puts 'Hello, what\'s your name?' name = gets.chomp puts 'Hello, ' + name + '.' if (name == 'Chris' or name == 'Katy') puts 'What a lovely name!' end
Hello, what's your name? Katy Hello, Katy. What a lovely name!
Much better. In order to make it work, I used or. The other logical operators are and and not. It is always a good idea to use parentheses when working with these. Let's see how they work:
iAmChris = true iAmPurple = false iLikeFood = true iEatRocks = false puts (iAmChris and iLikeFood) puts (iLikeFood and iEatRocks) puts (iAmPurple and iLikeFood) puts (iAmPurple and iEatRocks) puts puts (iAmChris or iLikeFood) puts (iLikeFood or iEatRocks) puts (iAmPurple or iLikeFood) puts (iAmPurple or iEatRocks) puts puts (not iAmPurple) puts (not iAmChris )
true false false false true true true false true false
The only one of these which might trick you is or. In English, we often use "or" to mean "one or the other, but not both." For example, your mom might say, "For dessert, you can have pie or cake." She did not mean you could have them both! A computer, on the other hand, uses or to mean "one or the other, or both." (Another way of saying it is, "at least one of these is true.") This is why computers are more fun than moms.
• "99 bottles of beer on the wall..." Write a program which prints out the lyrics to that beloved classic, that field-trip favorite: "99 Bottles of Beer on the Wall."
• Write a Deaf Grandma program. Whatever you say
to grandma (whatever you type in), she should respond with
HUH?! SPEAK UP, SONNY!, unless you shout it (type in
all capitals). If you shout, she can hear you (or at least
she thinks so) and yells back, NO, NOT SINCE 1938! To
make your program really believable, have grandma
shout a different year each time; maybe any year at random
between 1930 and 1950. (This part is optional, and would be
much easier if you read the section on Ruby's random number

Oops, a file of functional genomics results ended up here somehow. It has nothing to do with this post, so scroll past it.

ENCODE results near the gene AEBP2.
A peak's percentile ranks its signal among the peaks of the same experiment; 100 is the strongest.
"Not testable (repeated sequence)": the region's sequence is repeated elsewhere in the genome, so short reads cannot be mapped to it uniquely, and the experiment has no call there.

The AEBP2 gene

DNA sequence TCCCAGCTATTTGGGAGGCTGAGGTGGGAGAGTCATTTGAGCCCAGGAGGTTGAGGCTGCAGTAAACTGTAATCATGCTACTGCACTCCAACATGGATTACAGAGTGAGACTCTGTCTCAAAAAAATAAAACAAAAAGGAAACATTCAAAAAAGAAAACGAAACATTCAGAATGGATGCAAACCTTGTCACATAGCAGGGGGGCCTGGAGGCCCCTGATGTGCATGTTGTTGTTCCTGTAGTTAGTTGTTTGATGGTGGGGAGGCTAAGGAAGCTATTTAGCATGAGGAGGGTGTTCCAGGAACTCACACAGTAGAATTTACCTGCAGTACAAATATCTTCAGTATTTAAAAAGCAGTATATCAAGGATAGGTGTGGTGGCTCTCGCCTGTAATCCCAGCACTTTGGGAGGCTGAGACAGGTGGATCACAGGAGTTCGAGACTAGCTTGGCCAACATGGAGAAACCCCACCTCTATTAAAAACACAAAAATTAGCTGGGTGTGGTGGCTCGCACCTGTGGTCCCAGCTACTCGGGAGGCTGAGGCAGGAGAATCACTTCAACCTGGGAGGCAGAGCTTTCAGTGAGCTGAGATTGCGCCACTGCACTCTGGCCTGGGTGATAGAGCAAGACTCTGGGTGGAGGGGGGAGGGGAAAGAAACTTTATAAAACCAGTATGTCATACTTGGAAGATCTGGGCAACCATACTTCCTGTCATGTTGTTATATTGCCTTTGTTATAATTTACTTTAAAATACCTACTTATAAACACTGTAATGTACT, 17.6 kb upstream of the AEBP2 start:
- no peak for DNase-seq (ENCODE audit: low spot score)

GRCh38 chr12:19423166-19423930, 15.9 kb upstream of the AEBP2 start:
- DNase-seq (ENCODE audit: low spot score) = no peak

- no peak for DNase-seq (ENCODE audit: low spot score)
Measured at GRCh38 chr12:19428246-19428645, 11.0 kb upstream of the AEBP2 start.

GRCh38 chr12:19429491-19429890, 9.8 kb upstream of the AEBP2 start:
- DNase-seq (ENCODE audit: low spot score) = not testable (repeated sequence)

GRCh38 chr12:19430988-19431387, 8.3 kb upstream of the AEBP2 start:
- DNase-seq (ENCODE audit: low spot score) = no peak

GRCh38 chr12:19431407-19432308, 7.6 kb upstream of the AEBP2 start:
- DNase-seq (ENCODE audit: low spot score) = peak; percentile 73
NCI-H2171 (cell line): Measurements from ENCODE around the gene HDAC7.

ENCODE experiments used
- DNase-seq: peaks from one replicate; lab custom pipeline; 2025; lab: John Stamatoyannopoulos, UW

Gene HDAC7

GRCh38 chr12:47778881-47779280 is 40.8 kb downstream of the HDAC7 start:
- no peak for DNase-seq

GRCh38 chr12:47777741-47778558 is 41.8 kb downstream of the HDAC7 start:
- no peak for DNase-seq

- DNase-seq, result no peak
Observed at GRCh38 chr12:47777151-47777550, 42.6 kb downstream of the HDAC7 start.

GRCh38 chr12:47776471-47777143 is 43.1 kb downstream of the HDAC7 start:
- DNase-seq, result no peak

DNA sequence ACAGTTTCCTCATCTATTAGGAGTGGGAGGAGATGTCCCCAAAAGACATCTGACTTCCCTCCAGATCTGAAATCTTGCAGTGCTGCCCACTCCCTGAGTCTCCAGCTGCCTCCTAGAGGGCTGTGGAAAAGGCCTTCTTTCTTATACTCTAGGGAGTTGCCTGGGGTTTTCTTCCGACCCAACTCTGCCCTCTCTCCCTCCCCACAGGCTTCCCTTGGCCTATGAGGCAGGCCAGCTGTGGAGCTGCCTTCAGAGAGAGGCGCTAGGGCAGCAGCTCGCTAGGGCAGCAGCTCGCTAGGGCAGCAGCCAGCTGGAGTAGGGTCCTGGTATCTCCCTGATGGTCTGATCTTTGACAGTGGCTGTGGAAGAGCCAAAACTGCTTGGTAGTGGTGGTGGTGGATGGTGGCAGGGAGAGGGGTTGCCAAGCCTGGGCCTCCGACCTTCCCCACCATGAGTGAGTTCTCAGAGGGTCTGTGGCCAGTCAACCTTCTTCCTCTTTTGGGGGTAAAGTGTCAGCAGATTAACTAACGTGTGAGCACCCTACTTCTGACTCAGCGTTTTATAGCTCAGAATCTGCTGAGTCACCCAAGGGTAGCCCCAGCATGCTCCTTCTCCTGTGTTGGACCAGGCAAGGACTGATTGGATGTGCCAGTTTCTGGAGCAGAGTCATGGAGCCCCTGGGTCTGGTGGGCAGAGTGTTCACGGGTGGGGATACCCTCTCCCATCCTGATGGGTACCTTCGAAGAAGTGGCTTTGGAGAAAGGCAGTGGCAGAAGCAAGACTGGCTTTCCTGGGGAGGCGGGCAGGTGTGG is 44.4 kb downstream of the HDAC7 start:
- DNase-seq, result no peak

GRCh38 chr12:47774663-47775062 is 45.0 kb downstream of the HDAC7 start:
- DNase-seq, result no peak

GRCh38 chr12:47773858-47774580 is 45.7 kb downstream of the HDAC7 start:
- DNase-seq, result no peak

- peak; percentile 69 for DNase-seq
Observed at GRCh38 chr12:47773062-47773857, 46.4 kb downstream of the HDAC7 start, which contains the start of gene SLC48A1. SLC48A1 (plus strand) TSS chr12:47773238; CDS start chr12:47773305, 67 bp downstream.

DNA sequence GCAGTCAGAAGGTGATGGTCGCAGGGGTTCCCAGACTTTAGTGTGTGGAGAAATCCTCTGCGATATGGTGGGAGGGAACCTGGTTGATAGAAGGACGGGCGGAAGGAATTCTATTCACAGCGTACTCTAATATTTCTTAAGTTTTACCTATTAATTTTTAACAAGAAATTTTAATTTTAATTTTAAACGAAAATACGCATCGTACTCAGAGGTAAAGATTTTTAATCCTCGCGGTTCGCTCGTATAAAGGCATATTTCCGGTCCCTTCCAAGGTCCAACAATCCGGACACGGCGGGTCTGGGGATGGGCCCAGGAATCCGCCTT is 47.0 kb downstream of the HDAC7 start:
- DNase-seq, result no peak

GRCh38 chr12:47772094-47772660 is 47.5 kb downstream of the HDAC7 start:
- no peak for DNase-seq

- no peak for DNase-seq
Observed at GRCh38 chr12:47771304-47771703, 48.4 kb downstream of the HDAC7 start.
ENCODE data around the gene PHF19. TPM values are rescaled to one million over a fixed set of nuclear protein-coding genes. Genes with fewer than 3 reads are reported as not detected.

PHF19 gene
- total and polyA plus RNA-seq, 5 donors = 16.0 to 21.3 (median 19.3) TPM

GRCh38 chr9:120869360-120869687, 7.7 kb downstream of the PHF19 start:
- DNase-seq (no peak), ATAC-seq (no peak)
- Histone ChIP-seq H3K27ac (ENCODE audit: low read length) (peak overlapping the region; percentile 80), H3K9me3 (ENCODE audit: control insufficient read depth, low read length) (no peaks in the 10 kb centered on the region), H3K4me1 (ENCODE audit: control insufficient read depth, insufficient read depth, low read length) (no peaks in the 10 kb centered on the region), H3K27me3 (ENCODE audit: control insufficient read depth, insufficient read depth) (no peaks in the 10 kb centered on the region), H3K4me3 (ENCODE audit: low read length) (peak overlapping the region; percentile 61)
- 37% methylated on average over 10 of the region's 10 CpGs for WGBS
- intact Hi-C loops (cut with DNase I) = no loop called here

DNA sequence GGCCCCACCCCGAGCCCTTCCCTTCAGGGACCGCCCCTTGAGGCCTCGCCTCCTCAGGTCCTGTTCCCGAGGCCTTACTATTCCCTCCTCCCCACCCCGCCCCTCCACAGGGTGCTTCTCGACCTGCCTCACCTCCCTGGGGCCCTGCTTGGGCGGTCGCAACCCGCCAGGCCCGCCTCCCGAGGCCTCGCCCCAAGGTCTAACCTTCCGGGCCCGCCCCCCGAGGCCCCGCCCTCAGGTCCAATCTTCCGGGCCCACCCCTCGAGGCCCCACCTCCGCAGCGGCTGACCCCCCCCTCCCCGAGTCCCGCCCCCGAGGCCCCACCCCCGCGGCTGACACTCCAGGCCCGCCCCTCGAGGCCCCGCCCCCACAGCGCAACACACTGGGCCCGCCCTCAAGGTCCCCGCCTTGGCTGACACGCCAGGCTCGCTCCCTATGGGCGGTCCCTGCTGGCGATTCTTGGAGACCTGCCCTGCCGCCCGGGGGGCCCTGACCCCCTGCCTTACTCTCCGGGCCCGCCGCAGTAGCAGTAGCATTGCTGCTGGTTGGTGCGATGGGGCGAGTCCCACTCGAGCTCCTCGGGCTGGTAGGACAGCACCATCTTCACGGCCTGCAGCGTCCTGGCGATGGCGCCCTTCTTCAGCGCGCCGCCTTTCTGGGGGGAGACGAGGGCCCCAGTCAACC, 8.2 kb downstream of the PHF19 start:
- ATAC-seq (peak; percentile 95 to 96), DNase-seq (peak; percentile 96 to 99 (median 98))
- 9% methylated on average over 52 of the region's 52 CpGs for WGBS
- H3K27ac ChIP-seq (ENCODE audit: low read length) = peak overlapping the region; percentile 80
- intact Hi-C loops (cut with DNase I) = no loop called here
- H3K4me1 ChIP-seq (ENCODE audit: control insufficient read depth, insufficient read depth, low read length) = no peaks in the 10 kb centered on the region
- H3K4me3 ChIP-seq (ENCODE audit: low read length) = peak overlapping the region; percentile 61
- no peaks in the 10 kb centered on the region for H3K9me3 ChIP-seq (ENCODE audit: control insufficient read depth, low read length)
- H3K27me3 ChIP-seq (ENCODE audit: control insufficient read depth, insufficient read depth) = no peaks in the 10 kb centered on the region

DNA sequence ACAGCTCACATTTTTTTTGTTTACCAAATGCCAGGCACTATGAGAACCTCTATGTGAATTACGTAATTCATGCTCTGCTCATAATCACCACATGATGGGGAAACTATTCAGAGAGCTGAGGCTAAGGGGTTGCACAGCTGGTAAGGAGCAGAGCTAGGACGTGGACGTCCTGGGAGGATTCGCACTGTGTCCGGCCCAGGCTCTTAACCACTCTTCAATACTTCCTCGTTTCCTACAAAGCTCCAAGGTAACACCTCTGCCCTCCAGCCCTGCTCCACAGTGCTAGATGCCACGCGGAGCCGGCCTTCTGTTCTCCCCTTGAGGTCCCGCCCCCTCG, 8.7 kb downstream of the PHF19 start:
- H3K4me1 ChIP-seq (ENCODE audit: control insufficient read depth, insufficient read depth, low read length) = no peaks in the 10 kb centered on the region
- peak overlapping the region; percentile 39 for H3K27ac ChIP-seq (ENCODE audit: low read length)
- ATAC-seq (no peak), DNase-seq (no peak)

generator at the end of the methods
chapter.) You can't stop talking to grandma
until you shout BYE.
Hint: Don't forget about chomp! 'BYE'with an Enter is not the same as 'BYE' without one!
Hint 2: Try to think about what parts of your program should happen over and over again. All of those should be in your while loop.
• Extend your Deaf Grandma program: What if grandma doesn't want you to leave? When you shout BYE, she could pretend not to hear you. Change your previous program so that you have to shout BYE three times in a row. Make sure to test your program: if you shout BYE three times, but not in a row, you should still be talking to grandma.
• Leap Years. Write a program which will ask for a starting year and an ending year, and then puts all of the leap years between them (and including them, if they are also leap years). Leap years are years divisible by four (like 1984 and 2004). However, years divisible by 100 are not leap years (such as 1800 and 1900) unless they are divisible by 400 (like 1600 and 2000, which were in fact leap years). (Yes, it's all pretty confusing, but not as confusing has having July in the middle of the winter, which is what would eventually happen.)
When you finish those, take a break! You've learned a lot already. Congratulations! Are you surprised at the number of things you can tell a computer to do? A few more chapters and you'll be able to program just about anything. Seriously! Just look at all the things you can do now that you couldn't do without looping and branching.
Now let's learn about a new kind of object, one which keeps track of lists of other objects: arrays.
© 2003-2009 Chris Pine